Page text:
Weight-loss: Slow and Steady Wins the Race

When it comes to weight loss, achieving your “goal weight,” or trying to improve your physique before a big event, it is quite common to assign a particular length of time to a goal and be determined to lose weight rapidly. But how many times have you become frustrated that you couldn’t lose ____ pounds in ____   number of weeks?

Let’s talk about our body mechanics.

Our bodies are incredibly smart. We can thank it for the hard work it does to keep us alive, even if we aren’t treating it the way we’d like to be treated! If you remember learning about homeostasis –when our bodies become imbalanced due to internal and external circumstances- the body responds by self-regulating physiological, metabolic, and biochemical mechanisms to regain balance and make sure all body systems can function properly.

Insufficient energy intake is an example of an external factor that disrupts homeostasis.

Imagine you receive a weekly paycheck of $1,000 per week, which allows you to pay all of your bills and have leftover spending money. All of a sudden, your paycheck gets cut in half, so you only receive $500 per week. Uh-oh, that’s a big difference! Now you’ll have to avoid any unnecessary spending to pay your bills on time and maintain any savings you already have. This is so similar to how our bodies work. If your body is used to eating 2,000 calories per day (as an example, because everyone’s needs are different!), your metabolism is probably pretty efficient and fast because you’re giving it all the energy it needs to fuel your day-to-day activities. If you suddenly restrict yourself to only 1000 calories per day, it’s going to try to conserve as much energy as possible to compensate for such a huge energy deficit and to prevent you from starving. On the contrary, if you only decrease your calorie intake from 2000 to 1800 calories per day while nourishing your body with health-promoting, nutritious foods, you’ll still be in a calorie deficit, but your body won’t have to adapt so drastically. It will make losing weight much more efficient and less difficult.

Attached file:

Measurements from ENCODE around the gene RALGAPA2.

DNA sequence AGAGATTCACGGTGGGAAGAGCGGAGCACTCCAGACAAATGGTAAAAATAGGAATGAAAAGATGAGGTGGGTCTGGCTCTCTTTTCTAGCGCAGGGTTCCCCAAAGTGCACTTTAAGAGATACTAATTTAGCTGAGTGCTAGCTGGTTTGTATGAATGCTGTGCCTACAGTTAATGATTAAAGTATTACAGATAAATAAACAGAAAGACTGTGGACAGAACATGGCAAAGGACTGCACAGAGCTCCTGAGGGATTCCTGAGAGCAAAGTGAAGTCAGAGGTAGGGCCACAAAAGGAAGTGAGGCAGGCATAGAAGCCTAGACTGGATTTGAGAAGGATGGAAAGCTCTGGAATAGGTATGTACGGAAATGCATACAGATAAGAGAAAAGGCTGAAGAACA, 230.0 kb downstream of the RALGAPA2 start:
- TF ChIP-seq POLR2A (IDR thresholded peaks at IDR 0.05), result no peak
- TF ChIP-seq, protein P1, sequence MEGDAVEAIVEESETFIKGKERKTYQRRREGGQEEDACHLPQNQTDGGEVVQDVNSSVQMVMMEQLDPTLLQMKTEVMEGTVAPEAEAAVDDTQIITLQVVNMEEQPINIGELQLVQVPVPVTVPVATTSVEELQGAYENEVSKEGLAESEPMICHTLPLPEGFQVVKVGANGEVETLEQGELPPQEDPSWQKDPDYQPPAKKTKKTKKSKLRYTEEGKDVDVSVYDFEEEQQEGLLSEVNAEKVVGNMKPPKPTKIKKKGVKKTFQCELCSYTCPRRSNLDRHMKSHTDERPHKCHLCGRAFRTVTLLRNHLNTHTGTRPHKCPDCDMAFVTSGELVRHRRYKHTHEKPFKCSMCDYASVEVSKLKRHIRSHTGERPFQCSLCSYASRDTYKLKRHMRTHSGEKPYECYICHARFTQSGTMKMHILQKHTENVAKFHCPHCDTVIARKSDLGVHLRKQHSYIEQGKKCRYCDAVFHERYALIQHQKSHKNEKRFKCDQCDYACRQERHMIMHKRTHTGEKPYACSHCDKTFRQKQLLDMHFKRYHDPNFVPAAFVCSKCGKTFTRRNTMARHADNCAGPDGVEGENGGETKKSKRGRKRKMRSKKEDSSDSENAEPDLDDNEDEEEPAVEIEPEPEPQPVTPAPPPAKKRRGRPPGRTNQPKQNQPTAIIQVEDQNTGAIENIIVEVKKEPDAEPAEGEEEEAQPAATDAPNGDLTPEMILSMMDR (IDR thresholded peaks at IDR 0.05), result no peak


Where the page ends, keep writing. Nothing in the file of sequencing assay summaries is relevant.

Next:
Metabolic adaptation was an important survival mechanism for our ancestors.

Our Paleolithic ancestors had to rely on the food in nature to sustain them. In periods of low food availability or famine, their bodies would adapt and expend less energy to prevent starvation. This is exactly what happens when you give your body less calories than it needs to fuel what you’re doing. Your metabolism becomes less efficient to try to store body fat as a survival mechanism. You might find that you’re sleepier, more fatigued, struggling to get through your workouts, and more likely to choose the elevator over the stairs because it requires less energy. As you can imagine, this makes it really hard to lose weight! Eventually, the inadequate energy intake will take its toll, you’ll probably feel burnt out, and might quit dieting all together.

That is why slow, gradual weight loss is not only more sustainable in the long run, but is a healthier and more efficient way to achieve your goals.

For a BMI of 27 to 35, the recommended rate of weight loss is 1/2lb to 1lb per week. While that may seem slow, over the course of 6 months, that can result in a substantial reduction of 10% body fat and doesn’t require any restrictive, aggressive dieting tactics.

If you are struggling with your weight loss journey, remember to thank your body for preventing you from starving. Keep in mind that improving your health is a marathon, not a sprint! Consistent and diligent progress will produce the best results.

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